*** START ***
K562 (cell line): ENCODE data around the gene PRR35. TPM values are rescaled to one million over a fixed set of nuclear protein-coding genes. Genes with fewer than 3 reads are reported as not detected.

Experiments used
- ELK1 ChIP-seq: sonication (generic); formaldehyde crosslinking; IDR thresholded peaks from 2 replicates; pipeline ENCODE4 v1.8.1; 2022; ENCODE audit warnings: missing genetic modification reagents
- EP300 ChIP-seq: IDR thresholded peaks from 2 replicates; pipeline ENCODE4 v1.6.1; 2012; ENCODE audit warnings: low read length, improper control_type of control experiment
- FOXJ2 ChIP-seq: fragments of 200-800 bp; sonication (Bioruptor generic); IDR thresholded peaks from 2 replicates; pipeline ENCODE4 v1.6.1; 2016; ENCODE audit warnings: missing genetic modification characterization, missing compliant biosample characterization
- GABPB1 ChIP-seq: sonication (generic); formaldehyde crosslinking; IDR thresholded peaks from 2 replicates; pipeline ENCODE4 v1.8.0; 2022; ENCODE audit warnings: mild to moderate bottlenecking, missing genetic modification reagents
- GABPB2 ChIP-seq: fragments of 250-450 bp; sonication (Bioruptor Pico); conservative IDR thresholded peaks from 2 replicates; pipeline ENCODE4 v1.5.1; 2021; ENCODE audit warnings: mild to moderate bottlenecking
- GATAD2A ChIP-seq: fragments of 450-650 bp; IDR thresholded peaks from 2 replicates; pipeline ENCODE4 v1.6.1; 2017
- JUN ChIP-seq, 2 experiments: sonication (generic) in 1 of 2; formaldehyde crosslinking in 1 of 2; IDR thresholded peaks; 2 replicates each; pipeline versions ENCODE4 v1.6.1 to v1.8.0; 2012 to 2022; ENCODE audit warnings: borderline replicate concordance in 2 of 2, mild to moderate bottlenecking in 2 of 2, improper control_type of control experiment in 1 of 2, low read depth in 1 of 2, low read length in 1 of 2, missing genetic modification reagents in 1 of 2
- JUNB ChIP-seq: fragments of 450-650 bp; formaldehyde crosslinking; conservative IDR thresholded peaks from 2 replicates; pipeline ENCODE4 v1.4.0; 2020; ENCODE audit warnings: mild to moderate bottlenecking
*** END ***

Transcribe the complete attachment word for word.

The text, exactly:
K562 (cell line): ENCODE data around the gene PRR35. TPM values are rescaled to one million over a fixed set of nuclear protein-coding genes. Genes with fewer than 3 reads are reported as not detected.

Experiments used
- ELK1 ChIP-seq: sonication (generic); formaldehyde crosslinking; IDR thresholded peaks from 2 replicates; pipeline ENCODE4 v1.8.1; 2022; ENCODE audit warnings: missing genetic modification reagents
- EP300 ChIP-seq: IDR thresholded peaks from 2 replicates; pipeline ENCODE4 v1.6.1; 2012; ENCODE audit warnings: low read length, improper control_type of control experiment
- FOXJ2 ChIP-seq: fragments of 200-800 bp; sonication (Bioruptor generic); IDR thresholded peaks from 2 replicates; pipeline ENCODE4 v1.6.1; 2016; ENCODE audit warnings: missing genetic modification characterization, missing compliant biosample characterization
- GABPB1 ChIP-seq: sonication (generic); formaldehyde crosslinking; IDR thresholded peaks from 2 replicates; pipeline ENCODE4 v1.8.0; 2022; ENCODE audit warnings: mild to moderate bottlenecking, missing genetic modification reagents
- GABPB2 ChIP-seq: fragments of 250-450 bp; sonication (Bioruptor Pico); conservative IDR thresholded peaks from 2 replicates; pipeline ENCODE4 v1.5.1; 2021; ENCODE audit warnings: mild to moderate bottlenecking
- GATAD2A ChIP-seq: fragments of 450-650 bp; IDR thresholded peaks from 2 replicates; pipeline ENCODE4 v1.6.1; 2017
- JUN ChIP-seq, 2 experiments: sonication (generic) in 1 of 2; formaldehyde crosslinking in 1 of 2; IDR thresholded peaks; 2 replicates each; pipeline versions ENCODE4 v1.6.1 to v1.8.0; 2012 to 2022; ENCODE audit warnings: borderline replicate concordance in 2 of 2, mild to moderate bottlenecking in 2 of 2, improper control_type of control experiment in 1 of 2, low read depth in 1 of 2, low read length in 1 of 2, missing genetic modification reagents in 1 of 2
- JUNB ChIP-seq: fragments of 450-650 bp; formaldehyde crosslinking; conservative IDR thresholded peaks from 2 replicates; pipeline ENCODE4 v1.4.0; 2020; ENCODE audit warnings: mild to moderate bottlenecking